Searching over 5,500,000 cases.

Buy This Entire Record For $7.95

Download the entire decision to receive the complete text, official citation,
docket number, dissents and concurrences, and footnotes for this case.

Learn more about what you receive with purchase of this case.


September 8, 2000


The opinion of the court was delivered by: Gershon, District Judge.


Petitioner Byron Ortiz seeks a writ of habeas corpus pursuant to 28 U.S.C. § 2254. Petitioner, along with his codefendant Danny Torres, was convicted on February 24, 1993 after a jury trial of Murder in the Second Degree (depraved indifference) (N.Y.Penal Law § 125.25[2]) and Criminal Possession of a Weapon in the Second Degree (N.Y.Penal Law § 265.03). Both he and Torres were acquitted of intentional murder. The victim was Danny Rojas, who was shot in the head from a passing car while standing on a sidewalk with a group of people. Petitioner was sentenced to concurrent indeterminate prison terms of twenty-five years to life for the murder, and five to fifteen years for the weapon possession. He raises nine grounds that he claims undermine the validity of his convictions: (1) and (4) the police lacked probable cause for petitioner's arrest, and the subsequent identification of petitioner and petitioner's statements must be suppressed as fruits of an illegal arrest; (2) the identification procedure used by police was impermissibly suggestive and rendered the witness's identification unreliable; (3) petitioner did not give a knowing, voluntary and intelligent waiver of his Miranda rights so as to validate the use of his statements; (5) petitioner was deprived of his rights to due process and a fair trial by the state trial court's failure to properly respond to the jury's request for instructions; (6) petitioner's guilt was not proven beyond a reasonable doubt; (7) petitioner was deprived of his right to the effective assistance of counsel when his defense counsel slept during the trial; (8) petitioner was deprived of his right to due process and a fair trial by the introduction of uncharged crimes and prior bad acts; (9) statements of the non-testifying codefendant were improperly admitted; and (10) the Appellate Division denied petitioner's right to adequate appellate review of disputed issues of law and fact by refusing to allow petitioner to submit a pro se supplemental reply brief during the appeals process.

The Pretrial Hearing

The evidence at the hearing was as follows:

On September 24, 1991, Detectives Richard Sica and Raymond Murtha approached petitioner on the corner of 150th Street and Hillside Avenue in Queens, and told him that they wanted to speak to him about several outstanding complaints against him. Sica testified that petitioner accompanied the detectives to the 103rd Precinct at about 3:00 p.m., where Detective Murtha arrested him on two unrelated outstanding criminal complaints for menacing and reckless endangerment. Detective Murtha had been assigned to those outstanding cases, and the complainants in those cases had identified petitioner as the perpetrator. However, Detective Murtha did not recall placing Ortiz under arrest himself. Petitioner's counsel placed into evidence Detective Sica's booking sheet from the night of September 24, 1991, which indicated that petitioner was arrested for Murder in the Second Degree at 3:00 p.m. Sica denied the accuracy of this report.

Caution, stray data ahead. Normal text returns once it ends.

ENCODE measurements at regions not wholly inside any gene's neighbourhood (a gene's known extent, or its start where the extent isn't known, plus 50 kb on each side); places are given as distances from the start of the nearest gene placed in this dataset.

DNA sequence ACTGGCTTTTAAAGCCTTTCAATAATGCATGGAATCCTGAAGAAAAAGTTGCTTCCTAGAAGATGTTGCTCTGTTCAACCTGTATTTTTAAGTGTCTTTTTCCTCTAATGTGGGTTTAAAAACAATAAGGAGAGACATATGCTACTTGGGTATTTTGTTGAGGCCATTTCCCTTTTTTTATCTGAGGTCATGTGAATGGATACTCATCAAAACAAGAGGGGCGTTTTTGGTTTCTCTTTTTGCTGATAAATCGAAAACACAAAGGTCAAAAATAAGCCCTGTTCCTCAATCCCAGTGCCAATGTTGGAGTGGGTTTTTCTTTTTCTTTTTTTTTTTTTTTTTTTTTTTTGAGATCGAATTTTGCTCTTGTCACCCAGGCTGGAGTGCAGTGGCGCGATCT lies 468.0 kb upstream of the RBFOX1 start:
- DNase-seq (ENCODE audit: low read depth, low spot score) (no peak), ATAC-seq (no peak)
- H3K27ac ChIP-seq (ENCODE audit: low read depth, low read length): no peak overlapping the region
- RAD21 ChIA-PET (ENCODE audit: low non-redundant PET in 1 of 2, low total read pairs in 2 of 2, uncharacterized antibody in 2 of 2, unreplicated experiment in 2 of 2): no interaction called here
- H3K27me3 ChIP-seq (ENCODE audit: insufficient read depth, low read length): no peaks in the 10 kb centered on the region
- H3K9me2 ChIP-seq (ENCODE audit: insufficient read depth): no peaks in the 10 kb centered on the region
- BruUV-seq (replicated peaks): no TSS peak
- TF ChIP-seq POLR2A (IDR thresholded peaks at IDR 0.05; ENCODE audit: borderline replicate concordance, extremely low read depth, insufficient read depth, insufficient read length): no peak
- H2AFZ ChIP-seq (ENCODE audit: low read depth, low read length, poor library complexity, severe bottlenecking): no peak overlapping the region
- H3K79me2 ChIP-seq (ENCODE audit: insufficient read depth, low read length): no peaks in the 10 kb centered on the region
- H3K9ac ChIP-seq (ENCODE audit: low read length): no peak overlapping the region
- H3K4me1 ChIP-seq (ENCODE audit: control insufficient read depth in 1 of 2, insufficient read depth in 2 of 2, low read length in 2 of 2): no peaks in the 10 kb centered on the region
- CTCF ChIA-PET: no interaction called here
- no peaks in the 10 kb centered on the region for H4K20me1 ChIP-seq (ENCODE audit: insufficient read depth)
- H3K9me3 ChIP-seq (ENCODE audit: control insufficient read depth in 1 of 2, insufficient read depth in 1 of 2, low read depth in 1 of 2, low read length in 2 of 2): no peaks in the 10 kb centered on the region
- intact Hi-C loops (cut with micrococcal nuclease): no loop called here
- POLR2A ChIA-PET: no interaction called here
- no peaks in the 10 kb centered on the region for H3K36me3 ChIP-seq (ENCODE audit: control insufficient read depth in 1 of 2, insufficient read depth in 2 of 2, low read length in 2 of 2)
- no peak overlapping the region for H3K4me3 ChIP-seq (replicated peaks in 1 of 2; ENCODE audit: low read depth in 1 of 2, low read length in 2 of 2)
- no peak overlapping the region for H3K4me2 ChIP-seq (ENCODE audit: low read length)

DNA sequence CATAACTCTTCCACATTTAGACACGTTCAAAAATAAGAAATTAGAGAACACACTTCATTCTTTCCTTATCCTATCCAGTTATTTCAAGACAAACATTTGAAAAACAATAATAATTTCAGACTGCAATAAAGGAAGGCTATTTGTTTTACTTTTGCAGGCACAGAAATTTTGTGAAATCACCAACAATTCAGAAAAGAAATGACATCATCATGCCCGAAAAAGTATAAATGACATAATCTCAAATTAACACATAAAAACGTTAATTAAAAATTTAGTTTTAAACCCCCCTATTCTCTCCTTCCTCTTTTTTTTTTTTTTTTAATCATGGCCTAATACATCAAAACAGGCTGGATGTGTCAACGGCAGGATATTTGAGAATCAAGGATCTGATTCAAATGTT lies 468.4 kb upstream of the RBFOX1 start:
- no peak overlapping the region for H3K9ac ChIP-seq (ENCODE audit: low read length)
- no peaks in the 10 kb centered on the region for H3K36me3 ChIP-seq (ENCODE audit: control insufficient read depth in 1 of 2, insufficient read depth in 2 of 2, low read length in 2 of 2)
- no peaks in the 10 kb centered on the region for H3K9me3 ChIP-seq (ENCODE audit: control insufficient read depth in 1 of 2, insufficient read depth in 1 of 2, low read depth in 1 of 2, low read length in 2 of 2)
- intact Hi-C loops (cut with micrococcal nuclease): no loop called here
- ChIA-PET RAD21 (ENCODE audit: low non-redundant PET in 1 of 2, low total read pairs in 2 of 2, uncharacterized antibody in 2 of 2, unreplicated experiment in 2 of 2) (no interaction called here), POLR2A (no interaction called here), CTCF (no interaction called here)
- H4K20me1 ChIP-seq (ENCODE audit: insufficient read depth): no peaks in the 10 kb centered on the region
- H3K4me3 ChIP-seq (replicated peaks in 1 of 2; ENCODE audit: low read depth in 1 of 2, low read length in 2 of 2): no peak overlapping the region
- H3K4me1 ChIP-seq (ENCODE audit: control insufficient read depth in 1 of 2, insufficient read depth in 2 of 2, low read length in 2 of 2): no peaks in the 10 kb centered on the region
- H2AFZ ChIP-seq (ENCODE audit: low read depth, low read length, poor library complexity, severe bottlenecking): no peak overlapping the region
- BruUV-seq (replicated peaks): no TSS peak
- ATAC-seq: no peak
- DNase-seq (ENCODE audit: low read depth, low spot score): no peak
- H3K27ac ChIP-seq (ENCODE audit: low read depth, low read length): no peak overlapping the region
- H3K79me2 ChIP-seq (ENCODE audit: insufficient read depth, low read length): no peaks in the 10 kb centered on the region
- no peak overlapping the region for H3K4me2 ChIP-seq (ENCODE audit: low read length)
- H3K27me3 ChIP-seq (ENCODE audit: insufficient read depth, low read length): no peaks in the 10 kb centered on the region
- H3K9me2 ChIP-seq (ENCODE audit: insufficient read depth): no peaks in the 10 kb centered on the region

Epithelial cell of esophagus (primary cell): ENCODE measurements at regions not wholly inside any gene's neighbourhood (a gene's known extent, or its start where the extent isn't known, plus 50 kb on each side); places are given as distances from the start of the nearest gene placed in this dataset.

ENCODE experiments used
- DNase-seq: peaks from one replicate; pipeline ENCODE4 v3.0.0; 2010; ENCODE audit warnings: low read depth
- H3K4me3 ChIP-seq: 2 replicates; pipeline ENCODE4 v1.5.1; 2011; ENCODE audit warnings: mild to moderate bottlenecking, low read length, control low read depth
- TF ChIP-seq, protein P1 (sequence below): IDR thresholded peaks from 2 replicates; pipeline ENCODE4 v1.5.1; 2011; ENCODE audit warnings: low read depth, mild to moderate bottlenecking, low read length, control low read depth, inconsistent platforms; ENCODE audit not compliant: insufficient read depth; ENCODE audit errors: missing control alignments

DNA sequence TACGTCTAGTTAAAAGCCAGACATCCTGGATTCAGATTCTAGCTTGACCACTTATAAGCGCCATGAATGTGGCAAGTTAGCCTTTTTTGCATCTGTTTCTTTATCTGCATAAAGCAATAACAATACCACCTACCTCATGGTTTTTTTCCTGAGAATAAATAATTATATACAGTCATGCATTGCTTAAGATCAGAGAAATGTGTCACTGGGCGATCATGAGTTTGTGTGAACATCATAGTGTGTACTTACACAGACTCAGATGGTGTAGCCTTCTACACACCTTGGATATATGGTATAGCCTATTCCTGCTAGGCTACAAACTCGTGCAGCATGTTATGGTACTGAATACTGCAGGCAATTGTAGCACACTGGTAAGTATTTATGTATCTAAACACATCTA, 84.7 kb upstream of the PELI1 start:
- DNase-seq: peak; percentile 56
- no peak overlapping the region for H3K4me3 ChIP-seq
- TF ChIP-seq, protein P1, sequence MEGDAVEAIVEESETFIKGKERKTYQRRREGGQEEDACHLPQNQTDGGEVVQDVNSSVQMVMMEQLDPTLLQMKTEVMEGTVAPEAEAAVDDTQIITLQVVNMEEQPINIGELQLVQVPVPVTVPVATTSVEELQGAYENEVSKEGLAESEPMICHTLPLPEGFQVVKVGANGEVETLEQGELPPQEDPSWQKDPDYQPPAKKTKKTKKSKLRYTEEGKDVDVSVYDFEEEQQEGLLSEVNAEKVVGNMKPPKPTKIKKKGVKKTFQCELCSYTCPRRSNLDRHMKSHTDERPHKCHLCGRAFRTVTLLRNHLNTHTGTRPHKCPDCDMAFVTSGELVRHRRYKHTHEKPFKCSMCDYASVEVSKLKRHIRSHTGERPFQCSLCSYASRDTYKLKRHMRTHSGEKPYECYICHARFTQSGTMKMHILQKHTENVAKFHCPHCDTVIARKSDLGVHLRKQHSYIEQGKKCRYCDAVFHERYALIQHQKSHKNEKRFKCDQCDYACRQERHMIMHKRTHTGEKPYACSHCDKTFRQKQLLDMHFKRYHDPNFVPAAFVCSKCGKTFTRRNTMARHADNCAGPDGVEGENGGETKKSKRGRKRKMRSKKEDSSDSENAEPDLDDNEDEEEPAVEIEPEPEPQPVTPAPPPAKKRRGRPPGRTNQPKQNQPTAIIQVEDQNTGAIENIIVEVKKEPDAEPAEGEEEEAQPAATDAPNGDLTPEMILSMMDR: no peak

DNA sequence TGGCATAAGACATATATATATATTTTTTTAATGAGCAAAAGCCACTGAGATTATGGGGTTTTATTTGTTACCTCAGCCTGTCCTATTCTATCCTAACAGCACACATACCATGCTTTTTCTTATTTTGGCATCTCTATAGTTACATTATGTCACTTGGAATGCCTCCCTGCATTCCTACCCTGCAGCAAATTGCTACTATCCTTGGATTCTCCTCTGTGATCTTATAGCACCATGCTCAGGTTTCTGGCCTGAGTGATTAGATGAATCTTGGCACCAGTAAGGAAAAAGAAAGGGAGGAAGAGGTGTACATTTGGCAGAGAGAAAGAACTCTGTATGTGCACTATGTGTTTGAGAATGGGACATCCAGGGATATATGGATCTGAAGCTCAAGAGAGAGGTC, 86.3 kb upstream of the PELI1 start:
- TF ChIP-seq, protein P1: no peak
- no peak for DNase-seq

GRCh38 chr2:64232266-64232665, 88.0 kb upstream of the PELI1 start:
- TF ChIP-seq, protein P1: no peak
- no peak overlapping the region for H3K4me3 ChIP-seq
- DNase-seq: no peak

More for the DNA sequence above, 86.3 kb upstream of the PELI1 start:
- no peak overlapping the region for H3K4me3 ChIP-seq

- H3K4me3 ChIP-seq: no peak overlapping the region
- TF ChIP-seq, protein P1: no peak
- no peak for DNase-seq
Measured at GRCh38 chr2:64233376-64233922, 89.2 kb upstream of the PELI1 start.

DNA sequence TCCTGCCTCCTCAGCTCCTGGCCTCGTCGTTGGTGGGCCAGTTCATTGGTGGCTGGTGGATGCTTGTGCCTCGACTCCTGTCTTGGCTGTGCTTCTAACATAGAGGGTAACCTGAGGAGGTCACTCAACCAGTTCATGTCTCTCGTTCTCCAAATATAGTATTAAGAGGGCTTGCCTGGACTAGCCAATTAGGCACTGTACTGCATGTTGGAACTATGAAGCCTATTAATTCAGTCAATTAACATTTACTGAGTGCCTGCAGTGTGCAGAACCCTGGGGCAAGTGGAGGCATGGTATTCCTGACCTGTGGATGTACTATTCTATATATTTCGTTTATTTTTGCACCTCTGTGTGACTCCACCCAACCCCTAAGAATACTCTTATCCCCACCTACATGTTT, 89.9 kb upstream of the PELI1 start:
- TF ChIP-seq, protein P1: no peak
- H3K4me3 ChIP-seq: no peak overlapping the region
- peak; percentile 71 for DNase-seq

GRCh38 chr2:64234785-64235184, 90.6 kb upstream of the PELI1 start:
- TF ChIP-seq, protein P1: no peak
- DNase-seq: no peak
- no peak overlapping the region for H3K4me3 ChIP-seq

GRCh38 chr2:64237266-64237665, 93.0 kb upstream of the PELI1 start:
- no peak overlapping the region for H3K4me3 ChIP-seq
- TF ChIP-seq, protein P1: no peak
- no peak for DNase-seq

Previously, Karina Veliz had advised Detective Sica that she had seen the man who shot Danny Rojas. She identified the man as petitioner, said she had known the petitioner for several years and she described him and his home. At approximately 6:45 p.m., on September 24th, Veliz came to the precinct and observed petitioner through a one-way glass window and identified him to Detective Sica as the one who had shot Danny Rojas. Sica testified that at approximately 7:50 p.m. he arrested petitioner for Rojas's murder and advised petitioner of his Miranda rights. Detective Sica told Ortiz that he had been identified by witnesses and asked if he wanted to tell him what happened the night Danny Rojas was shot.

Petitioner twice orally described his version of the events surrounding Danny Rojas's murder. During the second recitation, Detective Sica transcribed the story. Petitioner then read the written transcription and signed it. The statement read,

I don't remember the date it was at night. We were drinking me, Jose, and a third person I won't mention. I got a gray car from someone it was a medium size car I don't remember what type. I was driving another person was sitting next to me in the passengers seat and Jose was in the back. I drove around by the park. I drove down 153 St once, then I passed by again. As I drove by the second time, Jose took out a black gun and fired one shot when we got to 90 Av. There was people standing on 90 Av. across from the park. When I first heard the shot I slowed then I got scared and drove away fast, towards Hillside Av. We started arguing I said why did you shot. After we argued I drove the car to Kew Gardens and left it.

Petitioner subsequently identified Jose Martinez as the shooter, and Danny Torres as the third person in the car.

On June 5, 1992, the hearing court rendered a written decision denying petitioner's motion to suppress the identification of petitioner and petitioner's statements. In its findings of fact, the court found that Sica had arrested petitioner on the corner of 150th Street and Hillside Avenue. The court concluded that there was probable cause to arrest petitioner at this time because the eyewitness to Danny Rojas's murder was personally acquainted with petitioner and had identified him by name. Moreover, the court found that petitioner had knowingly and intelligently waived his Miranda rights before making statements to the police. Finally, because the eyewitness to Danny Rojas's murder had known petitioner for years and identified him by name, the hearing court held that the identification was confirmatory, and as a result there was no issue as to suggestiveness.

The Trial

The People's evidence was as follows:

On April 28, 1991, approximately forty guests, including Eric Oliva, Angel Ruiz, Karina Veliz, and Alexander Rosales, attended a party at 89-51 153rd Street. The party ended at 11:00 p.m., and a crowd of people exited the building. Danny Rojas, who had not attended the party, spoke to several of these people outside of the building. He was speaking to Karina Veliz as a car with tinted windows drove down 153rd Street.

Eric Oliva testified that he heard a pop, followed by screams of "Danny got hit." Oliva turned around and saw Rojas falling down, then noticed the car driving away and ran after it. He testified that the car was going only around 2 miles per hour, then slowly began to take off. He could see only the back and driver's side of the car and could not see inside the car, because the back and driver's side black tinted windows were closed. Alex Rosales also did not see the car until he heard the pop, and joined Oliva in chasing after it.